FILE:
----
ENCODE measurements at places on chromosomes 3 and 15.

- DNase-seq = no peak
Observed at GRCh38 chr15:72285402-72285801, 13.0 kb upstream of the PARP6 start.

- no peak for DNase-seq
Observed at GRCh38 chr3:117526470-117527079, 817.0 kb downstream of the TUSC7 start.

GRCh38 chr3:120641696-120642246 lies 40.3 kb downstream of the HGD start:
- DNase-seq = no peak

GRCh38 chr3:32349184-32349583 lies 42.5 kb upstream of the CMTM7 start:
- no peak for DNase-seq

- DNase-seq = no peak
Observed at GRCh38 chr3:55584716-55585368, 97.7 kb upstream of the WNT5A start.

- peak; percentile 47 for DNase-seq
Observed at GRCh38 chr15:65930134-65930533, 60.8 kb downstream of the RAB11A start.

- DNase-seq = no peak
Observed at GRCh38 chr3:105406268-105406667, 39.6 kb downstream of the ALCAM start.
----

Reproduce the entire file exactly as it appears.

ENCODE measurements at places on chromosomes 3 and 15.

- DNase-seq = no peak
Observed at GRCh38 chr15:72285402-72285801, 13.0 kb upstream of the PARP6 start.

- no peak for DNase-seq
Observed at GRCh38 chr3:117526470-117527079, 817.0 kb downstream of the TUSC7 start.

GRCh38 chr3:120641696-120642246 lies 40.3 kb downstream of the HGD start:
- DNase-seq = no peak

GRCh38 chr3:32349184-32349583 lies 42.5 kb upstream of the CMTM7 start:
- no peak for DNase-seq

- DNase-seq = no peak
Observed at GRCh38 chr3:55584716-55585368, 97.7 kb upstream of the WNT5A start.

- peak; percentile 47 for DNase-seq
Observed at GRCh38 chr15:65930134-65930533, 60.8 kb downstream of the RAB11A start.

- DNase-seq = no peak
Observed at GRCh38 chr3:105406268-105406667, 39.6 kb downstream of the ALCAM start.